Subject: Language Arts/Literature
Topic: Plenty Coup, Chief of the Apsáalooke
Content: After reading chapters or the entire book Plenty Coups, Chief of the Apsáalooke, students will gain a better understanding of the development of a warrior and leader.
Goals: Students will identify at least three of the steps a young man may have taken on the road to becoming a warrior.
Literature Standard 4: Students interact with print and non-print works from various cultures, ethnic groups, traditional and contemporary viewpoints written by both genders.
Essential Understanding 1: There is great diversity among the 12 tribal Nations of Montana in their languages, cultures, histories and governments. Each Nation has a distinct and unique cultural heritage that contributes to modern Montana.
Essential Understanding 2: There is great diversity among individual American Indians as identity is developed, defined and redefined by entities, organizations and people. A continuum of Indian identity, unique to each individual, ranges from assimilated to traditional. There is no generic American Indian.
Essential Understanding 5: Federal policies, put into place throughout American history, have affected Indian people and still shape who they are today. Much of Indian history can be related through several major federal policy periods:
- Colonization Period, 1492
- Treaty Period, 1789-1871
- Allotment Period, 1887-1934
- Boarding School Period, 1879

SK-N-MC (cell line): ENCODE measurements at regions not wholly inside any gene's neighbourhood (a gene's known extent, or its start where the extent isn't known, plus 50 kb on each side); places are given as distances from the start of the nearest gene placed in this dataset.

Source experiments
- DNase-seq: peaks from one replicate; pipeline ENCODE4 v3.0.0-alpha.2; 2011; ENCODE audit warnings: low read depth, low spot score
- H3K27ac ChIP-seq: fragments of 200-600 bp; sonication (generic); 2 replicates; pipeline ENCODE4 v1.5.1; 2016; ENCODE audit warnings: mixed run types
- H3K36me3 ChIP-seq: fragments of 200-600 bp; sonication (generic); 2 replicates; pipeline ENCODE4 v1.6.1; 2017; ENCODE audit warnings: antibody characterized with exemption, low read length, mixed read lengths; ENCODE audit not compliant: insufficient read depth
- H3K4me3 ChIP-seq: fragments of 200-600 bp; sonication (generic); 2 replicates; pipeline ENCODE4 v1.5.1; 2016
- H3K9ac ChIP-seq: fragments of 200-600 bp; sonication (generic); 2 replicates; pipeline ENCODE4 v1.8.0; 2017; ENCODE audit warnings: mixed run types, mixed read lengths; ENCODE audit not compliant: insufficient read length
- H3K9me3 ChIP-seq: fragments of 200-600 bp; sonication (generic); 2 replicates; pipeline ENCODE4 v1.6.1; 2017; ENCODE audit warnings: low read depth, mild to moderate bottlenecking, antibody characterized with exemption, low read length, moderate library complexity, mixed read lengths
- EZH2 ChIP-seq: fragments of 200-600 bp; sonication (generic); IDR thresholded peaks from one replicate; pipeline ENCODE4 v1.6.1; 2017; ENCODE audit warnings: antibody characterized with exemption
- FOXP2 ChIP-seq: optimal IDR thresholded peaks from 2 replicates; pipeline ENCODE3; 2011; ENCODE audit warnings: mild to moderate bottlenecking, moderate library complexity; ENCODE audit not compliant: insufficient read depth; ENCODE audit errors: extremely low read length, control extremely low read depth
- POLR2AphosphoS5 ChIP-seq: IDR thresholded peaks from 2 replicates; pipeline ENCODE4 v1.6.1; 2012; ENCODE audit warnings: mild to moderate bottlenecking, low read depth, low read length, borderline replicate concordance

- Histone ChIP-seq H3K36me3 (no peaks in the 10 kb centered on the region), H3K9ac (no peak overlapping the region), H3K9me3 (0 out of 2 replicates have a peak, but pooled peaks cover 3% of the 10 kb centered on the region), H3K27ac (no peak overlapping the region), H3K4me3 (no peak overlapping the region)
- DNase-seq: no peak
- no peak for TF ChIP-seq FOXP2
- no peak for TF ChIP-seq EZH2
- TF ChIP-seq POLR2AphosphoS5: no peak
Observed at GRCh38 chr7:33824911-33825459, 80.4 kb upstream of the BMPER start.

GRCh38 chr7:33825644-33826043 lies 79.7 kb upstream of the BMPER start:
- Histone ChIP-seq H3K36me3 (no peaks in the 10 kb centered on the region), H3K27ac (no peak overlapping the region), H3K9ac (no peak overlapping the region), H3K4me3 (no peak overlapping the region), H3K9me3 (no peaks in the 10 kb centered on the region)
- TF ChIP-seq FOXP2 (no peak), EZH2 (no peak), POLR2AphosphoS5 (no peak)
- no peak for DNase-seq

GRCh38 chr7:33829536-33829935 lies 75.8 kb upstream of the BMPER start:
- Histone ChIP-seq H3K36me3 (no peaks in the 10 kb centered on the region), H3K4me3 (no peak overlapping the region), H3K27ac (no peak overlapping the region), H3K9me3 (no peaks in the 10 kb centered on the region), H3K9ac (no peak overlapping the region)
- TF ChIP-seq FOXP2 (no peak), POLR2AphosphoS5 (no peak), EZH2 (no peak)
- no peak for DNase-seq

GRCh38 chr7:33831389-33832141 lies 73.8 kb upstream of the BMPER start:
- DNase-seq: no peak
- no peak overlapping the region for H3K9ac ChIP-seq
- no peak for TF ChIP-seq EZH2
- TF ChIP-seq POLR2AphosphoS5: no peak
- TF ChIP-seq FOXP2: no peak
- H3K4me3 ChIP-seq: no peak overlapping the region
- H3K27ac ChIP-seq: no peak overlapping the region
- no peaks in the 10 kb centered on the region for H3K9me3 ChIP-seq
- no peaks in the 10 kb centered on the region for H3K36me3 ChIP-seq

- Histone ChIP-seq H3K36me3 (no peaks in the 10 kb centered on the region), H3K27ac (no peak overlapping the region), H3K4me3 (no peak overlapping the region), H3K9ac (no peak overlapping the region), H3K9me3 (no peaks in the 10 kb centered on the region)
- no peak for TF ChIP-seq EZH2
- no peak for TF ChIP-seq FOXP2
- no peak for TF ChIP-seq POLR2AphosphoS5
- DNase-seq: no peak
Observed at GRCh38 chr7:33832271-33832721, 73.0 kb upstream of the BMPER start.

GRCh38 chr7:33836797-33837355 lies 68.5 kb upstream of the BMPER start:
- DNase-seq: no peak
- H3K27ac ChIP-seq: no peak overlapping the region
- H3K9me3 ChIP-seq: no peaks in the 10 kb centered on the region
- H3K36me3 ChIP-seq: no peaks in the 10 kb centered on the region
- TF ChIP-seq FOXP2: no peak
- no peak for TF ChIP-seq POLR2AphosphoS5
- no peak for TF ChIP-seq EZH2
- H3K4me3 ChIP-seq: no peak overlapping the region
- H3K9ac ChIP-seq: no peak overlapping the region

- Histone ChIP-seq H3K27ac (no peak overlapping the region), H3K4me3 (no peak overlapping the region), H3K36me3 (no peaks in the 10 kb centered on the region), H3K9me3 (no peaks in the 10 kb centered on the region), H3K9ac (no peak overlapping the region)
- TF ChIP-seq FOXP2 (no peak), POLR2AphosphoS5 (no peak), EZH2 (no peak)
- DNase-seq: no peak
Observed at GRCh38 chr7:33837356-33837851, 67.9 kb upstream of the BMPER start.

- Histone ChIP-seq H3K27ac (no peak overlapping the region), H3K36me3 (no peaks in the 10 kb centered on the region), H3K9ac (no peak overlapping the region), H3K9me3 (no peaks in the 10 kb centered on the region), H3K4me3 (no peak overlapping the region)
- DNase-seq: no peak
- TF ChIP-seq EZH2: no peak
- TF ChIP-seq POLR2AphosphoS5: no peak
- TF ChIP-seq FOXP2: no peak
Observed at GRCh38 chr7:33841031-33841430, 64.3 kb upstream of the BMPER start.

- Tribal Reorganization Period, 1934-1958
- Termination Period, 1953-1988
- Self-determination, 1975–current
Essential Understanding 6: History is a story most often related through the subjective experience of the teller. With the inclusion of more and varied voices, histories are being rediscovered and revised. History told from an Indian perspective frequently conflicts with the stories mainstream historians tell.
Essential Understanding 7: Under the American legal system, Indian tribes have sovereign powers, separate and independent from the federal and state governments. However, the extent and breadth of tribal sovereignty is not the same for each tribe.
Objectives: Students will gain knowledge of Apsáalooke culture, presented in second person, but told directly from an Apsáalooke Warrior and Chief.
Materials: Plenty Coup Chief of the Apsáalooke, Bison Books University of Nebraska Press; long jump rope.
Introduction: While reading this material students will learn about Apsáalooke culture as well as the steps a young man took in his life leading up to becoming a warrior. The teacher will give students a long jump rope and instruct them to jump it.
Development: This active learning-based activity will help students understand the need for team work, and how other cultures work together in order to survive. With teacher prompted discussion students can discover what their accomplishments are, helping them reach goals. This challenge will require that students work together as a team.
Practice: Give students a long piece of rope. The group will try to jump rope simultaneously. After some effort the teacher may want to suggest it may be easier to start with the simple task of one or two people jumping, and work up to the larger goal gradually.
Accommodations: Disabled students may be included by holding the jump rope rather then jumping.
Checking for Understanding/Evaluation: Students will identify the steps required for an Apsáalooke man to become a warrior and leader.
Closure: Students will discuss how young men and women become leaders today. Have they read books about any other leaders, what did it take for them to succeed?
In addition:: Teachers may want to help students set benchmarks of their own in working towards grade level learning, in sports, etc.
Students may want to report on Apsáalooke leaders of today including historian Joe Medicine Crow, educator Janine Pease, tribal chairman Carl Venne, attorney Majel Russell.